Caring for dog so that it doesn't bark constantly
Compassion and common sense can eliminate many causes of excessive barking. A well cared for dog will generally not bark unreasonably and disturb neighbours. Dogs need enough space to move freely in an enclosed backyard. A dog should not be left on a fixed chain for long periods. If a dog has to be chained, it should be on a running chain.
- Dogs need a place of their own. This can be a ventilated and waterproof kennel outside or an indoor area.
- Dogs need regular and adequate exercise according to their breed and size.
- To prevent dogs from getting bored, give them toys to play with or a puzzle to solve such as a puzzle feeder.
Curing the barking habit
If your dog is well cared for but continues to bark excessively, try:
- removing the direct line of sight between the dog and children or animals, as looking at other animals or children may provoke barking
- taking the dog to a recognised animal trainer to discourage bad habits
- providing noise insulation for the kennel
- taking the dog to the vet - they may be sick
The RSPCA website provides more information about caring for dogs.
The NSW Department of Primary Industries NSW Animal Welfare Code of Practice No 5 - Dogs and Cats in Animal Boarding Establishments provides information for caring for dogs in boarding kennels.
Have your neighbours complained to you about your barking dog?
Sometimes a neighbour may simply not like dogs and may become irritated when your dog barks every time he or she returns home or goes out into the garden. Intermittent barking like this does not fall under the legal umbrella of excessive barking, but it can create tension between neighbours.
Your dog may just be unaware of its territorial limits and feel its territory extends to other neighbouring properties or it may feel its territory has been encroached. One way to handle this is to reassure and train your dog that your neighbour's presence does not pose a threat. If the neighbour is willing, you may also want to introduce your dog to them and let the neighbour demonstrate that they pose no threat to you or your pet. If the neighbour is hesitant to cooperate, point out the legal requirement that an attempt to settle any dispute must be made before a complaint will formally be initiated. More information on better ways to handle conflict.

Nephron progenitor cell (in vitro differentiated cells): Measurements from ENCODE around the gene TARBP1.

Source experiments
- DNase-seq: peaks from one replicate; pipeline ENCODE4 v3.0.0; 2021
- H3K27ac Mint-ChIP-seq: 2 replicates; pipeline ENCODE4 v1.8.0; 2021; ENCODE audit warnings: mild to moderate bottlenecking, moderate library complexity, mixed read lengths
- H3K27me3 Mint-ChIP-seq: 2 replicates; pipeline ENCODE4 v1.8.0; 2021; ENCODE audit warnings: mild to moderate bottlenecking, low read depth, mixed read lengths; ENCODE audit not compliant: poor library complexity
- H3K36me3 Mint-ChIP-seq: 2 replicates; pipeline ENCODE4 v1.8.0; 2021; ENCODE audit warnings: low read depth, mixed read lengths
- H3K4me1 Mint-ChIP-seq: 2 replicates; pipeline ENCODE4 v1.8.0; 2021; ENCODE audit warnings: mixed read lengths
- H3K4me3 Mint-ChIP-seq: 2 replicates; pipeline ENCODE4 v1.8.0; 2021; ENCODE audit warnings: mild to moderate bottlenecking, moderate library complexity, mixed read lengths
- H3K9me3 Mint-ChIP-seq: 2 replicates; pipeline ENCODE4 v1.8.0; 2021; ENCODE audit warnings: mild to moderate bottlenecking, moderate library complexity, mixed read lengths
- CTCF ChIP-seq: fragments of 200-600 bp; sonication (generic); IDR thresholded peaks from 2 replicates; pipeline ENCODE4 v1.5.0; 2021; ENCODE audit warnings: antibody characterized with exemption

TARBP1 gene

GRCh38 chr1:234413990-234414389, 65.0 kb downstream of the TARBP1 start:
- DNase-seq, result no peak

If your neighbour/s approach you with a complaint, it is better for you to exercise discretion and be open than to become defensive. If your dog barks excessively, it is often a sign of stress and you will want to take steps to fix the problem. It may be caused by:
- Too little exercise
- Not enough human companionship
- Limited space in the yard or being housebound
- Lack of food or water
If you've been neglecting to take your dog for walks or to play with it, give it more "quality time". Giving your dog a "course of study" with a dog training and obedience teacher may be the best thing to do if you cannot control your dog's barking. It is best for everyone, your dog included, to resolve noise from a barking dog problem.